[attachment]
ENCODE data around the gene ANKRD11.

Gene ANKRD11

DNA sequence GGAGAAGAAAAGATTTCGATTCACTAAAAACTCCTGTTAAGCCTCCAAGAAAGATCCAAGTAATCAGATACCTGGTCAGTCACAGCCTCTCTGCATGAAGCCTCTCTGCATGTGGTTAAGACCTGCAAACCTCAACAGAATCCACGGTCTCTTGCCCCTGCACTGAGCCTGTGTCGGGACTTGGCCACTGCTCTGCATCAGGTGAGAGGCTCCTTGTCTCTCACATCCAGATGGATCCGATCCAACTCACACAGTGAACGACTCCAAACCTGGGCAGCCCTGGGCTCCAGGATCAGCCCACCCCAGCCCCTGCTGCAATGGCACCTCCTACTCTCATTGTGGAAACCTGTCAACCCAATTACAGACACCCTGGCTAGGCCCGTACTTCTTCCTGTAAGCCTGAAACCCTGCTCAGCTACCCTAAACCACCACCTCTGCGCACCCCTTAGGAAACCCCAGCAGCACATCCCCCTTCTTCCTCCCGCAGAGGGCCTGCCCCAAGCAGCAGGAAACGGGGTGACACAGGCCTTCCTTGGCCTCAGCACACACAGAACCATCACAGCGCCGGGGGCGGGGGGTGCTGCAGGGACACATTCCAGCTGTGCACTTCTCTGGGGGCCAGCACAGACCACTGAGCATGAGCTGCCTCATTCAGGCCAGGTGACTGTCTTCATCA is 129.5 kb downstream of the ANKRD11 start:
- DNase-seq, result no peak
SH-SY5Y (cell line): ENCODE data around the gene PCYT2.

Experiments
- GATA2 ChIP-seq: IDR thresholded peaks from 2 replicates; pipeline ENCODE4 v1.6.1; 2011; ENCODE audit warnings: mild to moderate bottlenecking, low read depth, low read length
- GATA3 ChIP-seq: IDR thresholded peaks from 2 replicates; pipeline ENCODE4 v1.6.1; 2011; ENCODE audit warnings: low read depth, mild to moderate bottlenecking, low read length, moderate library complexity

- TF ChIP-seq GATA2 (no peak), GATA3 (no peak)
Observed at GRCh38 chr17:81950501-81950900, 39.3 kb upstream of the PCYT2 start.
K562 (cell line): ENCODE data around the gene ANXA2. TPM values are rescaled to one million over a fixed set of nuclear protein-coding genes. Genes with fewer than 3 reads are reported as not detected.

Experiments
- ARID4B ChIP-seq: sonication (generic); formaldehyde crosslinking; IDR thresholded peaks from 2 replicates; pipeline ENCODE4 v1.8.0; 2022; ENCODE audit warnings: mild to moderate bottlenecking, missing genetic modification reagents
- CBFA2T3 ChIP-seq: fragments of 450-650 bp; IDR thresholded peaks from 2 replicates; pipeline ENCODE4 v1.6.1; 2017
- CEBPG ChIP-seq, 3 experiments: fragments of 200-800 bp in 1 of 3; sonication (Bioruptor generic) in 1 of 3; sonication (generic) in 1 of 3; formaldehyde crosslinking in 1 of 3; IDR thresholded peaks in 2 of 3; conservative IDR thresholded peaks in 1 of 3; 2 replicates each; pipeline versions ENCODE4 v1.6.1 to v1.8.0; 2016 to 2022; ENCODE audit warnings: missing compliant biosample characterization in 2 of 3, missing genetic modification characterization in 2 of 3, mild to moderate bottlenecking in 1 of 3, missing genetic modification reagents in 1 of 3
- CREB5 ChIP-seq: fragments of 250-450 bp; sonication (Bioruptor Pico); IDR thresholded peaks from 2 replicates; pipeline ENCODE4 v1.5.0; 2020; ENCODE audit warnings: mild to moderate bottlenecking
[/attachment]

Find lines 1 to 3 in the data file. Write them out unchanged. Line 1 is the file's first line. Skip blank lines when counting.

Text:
ENCODE data around the gene ANKRD11.

Gene ANKRD11

DNA sequence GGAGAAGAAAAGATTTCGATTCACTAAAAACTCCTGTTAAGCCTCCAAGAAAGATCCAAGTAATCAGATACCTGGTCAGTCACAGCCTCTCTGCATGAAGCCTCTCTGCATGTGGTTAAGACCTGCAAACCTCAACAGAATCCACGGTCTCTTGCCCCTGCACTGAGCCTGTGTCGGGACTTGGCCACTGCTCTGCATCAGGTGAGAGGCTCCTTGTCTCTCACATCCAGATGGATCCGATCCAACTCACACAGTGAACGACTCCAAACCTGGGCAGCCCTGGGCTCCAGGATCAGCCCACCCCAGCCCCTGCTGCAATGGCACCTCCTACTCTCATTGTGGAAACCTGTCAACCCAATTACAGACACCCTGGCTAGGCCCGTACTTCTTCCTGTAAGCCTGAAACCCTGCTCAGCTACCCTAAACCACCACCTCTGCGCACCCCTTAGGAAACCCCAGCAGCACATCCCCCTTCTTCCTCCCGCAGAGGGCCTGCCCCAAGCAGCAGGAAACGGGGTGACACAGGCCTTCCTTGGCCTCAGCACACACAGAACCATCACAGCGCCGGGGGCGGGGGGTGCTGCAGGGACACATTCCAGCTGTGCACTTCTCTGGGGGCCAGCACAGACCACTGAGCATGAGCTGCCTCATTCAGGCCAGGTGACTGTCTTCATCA is 129.5 kb downstream of the ANKRD11 start: